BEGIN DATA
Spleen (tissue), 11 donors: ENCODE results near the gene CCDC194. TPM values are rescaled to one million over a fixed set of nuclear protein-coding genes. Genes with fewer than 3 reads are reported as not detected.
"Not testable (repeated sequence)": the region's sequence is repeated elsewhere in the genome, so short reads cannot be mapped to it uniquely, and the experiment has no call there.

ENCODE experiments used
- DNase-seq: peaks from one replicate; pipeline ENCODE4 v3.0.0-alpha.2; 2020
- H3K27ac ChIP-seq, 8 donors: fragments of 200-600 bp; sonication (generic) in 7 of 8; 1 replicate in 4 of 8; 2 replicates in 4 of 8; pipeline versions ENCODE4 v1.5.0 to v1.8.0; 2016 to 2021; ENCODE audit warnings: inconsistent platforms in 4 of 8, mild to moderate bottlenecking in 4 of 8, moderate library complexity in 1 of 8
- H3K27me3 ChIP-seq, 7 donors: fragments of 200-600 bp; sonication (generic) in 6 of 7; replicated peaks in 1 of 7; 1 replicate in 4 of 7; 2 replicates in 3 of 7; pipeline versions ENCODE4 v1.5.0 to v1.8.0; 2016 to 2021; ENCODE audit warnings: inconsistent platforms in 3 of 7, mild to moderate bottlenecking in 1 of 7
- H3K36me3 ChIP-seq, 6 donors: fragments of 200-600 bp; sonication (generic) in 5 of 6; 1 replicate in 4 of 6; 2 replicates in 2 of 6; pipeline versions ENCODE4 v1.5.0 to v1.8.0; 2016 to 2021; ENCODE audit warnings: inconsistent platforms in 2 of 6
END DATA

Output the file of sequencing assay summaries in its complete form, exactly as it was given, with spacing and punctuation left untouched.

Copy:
Spleen (tissue), 11 donors: ENCODE results near the gene CCDC194. TPM values are rescaled to one million over a fixed set of nuclear protein-coding genes. Genes with fewer than 3 reads are reported as not detected.
"Not testable (repeated sequence)": the region's sequence is repeated elsewhere in the genome, so short reads cannot be mapped to it uniquely, and the experiment has no call there.

ENCODE experiments used
- DNase-seq: peaks from one replicate; pipeline ENCODE4 v3.0.0-alpha.2; 2020
- H3K27ac ChIP-seq, 8 donors: fragments of 200-600 bp; sonication (generic) in 7 of 8; 1 replicate in 4 of 8; 2 replicates in 4 of 8; pipeline versions ENCODE4 v1.5.0 to v1.8.0; 2016 to 2021; ENCODE audit warnings: inconsistent platforms in 4 of 8, mild to moderate bottlenecking in 4 of 8, moderate library complexity in 1 of 8
- H3K27me3 ChIP-seq, 7 donors: fragments of 200-600 bp; sonication (generic) in 6 of 7; replicated peaks in 1 of 7; 1 replicate in 4 of 7; 2 replicates in 3 of 7; pipeline versions ENCODE4 v1.5.0 to v1.8.0; 2016 to 2021; ENCODE audit warnings: inconsistent platforms in 3 of 7, mild to moderate bottlenecking in 1 of 7
- H3K36me3 ChIP-seq, 6 donors: fragments of 200-600 bp; sonication (generic) in 5 of 6; 1 replicate in 4 of 6; 2 replicates in 2 of 6; pipeline versions ENCODE4 v1.5.0 to v1.8.0; 2016 to 2021; ENCODE audit warnings: inconsistent platforms in 2 of 6